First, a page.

Training can help health professionals understand the role spirituality plays in health care

Training can help health professionals understand the role spirituality plays in health care

A blog post written by Associate Professor Megan Best, Research Associate, Institute for Ethics and Society, University of Notre Dame Australia

One of the great strengths of palliative care is its conception of the human being using the biopsychosocial-spiritual model. In contrast to most areas of healthcare, the provision of spiritual care has been an integral part of palliative care since its inception. It is known that spiritual needs increase as life draws to a close, and that spiritual care can relieve the pain of spiritual distress. Yet research has shown that many healthcare professionals, including palliative care staff, feel ill-equipped to deliver spiritual care.

I am involved in developing a program to train Australian healthcare professionals in spiritual caregiving in collaboration with St Vincent’s Health Australia. As part of our groundwork, we decided to look at what had been found to be beneficial in similar programs worldwide. We performed a systematic review to identify what training programs have been developed to assist clinical healthcare staff to feel more comfortable and more competent to deliver spiritual care. We were interested to know what content was included in these programs, and the teaching methods used to deliver the training, as well as the outcomes achieved, and what facilitators and challenges they encountered.

The details of the methodology and the full results can be found in the published paper here: The Content, Teaching Methods and Effectiveness of Spiritual Care Training for Healthcare Professionals: A Mixed-Methods Systematic Review

We identified 55 training courses internationally that had been formally evaluated. Looking through these programs, we found that they were quite varied with regard to what content they included and how it was taught, reflecting the fact that, as yet there are no standard models of how this training should be done. The literature seems to support the idea that training in the provision of spiritual care in almost any form is well received by providers, improves their knowledge of spiritual care provision, and improves their confidence in being able to provide it.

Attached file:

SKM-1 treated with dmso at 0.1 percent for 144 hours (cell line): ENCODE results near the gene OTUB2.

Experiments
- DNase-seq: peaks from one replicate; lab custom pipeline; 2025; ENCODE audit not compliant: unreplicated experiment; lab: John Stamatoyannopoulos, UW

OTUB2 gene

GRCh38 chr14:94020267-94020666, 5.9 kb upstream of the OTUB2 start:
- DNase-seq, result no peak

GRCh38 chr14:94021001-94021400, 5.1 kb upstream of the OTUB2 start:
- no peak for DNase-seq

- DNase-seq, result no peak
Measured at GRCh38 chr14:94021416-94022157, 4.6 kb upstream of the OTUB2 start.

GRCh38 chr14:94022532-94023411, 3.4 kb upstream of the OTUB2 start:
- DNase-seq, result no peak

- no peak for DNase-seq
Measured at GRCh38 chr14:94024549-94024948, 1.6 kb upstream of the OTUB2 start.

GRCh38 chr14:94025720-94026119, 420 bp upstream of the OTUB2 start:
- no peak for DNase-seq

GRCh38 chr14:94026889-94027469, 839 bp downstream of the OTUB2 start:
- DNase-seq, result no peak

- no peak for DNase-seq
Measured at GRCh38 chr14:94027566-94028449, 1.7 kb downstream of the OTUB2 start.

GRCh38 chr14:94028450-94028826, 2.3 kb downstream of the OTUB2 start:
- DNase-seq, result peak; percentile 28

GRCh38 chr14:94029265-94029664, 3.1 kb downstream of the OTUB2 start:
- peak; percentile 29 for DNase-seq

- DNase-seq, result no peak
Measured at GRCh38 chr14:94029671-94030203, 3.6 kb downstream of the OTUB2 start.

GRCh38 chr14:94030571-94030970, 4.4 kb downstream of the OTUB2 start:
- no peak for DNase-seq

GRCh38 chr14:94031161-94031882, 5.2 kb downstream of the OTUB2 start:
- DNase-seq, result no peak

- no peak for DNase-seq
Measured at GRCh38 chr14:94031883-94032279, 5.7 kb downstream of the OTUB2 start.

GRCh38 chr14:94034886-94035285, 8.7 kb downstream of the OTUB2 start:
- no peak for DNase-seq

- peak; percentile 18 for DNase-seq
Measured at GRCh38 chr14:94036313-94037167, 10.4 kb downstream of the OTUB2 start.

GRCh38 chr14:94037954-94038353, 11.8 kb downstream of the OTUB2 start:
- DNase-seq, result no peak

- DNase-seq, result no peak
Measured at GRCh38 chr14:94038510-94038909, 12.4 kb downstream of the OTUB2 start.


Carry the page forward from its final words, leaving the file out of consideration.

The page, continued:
Facilitators of spiritual care training included the involvement of chaplains, opportunities for practice and reflection, application of spiritual care assessment tools, training being conducted online, and support provided by managers. Identified challenges included competing healthcare priorities, negative perceptions of spirituality and spiritual care, resistance towards focusing on one’s own spirituality, staff feeling inadequate, and a need for ongoing training so that learning was not forgotten. Evidence for whether this training actually improves the patients' perception of whether their own spiritual needs are met is weak to non-existent. 

In summary, there is good news and bad news. Spiritual care training has been shown to be effective in increasing levels of spiritual care competency and confidence for a range of healthcare staff. However, more work is needed to identify exactly how patients are impacted by staff training, and to discover what is needed to maintain the benefits of training over time.

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Associate Professor Megan Best, Research Associate, Institute for Ethics and Society, University of Notre Dame Australia

 


This work will be presented at the Oceanic Palliative Care Conference 2021.

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The views and opinions expressed in Palliative Perspectives are those of the authors and are not necessarily supported by CareSearch, Flinders University and/or the Australian Government Department of Health.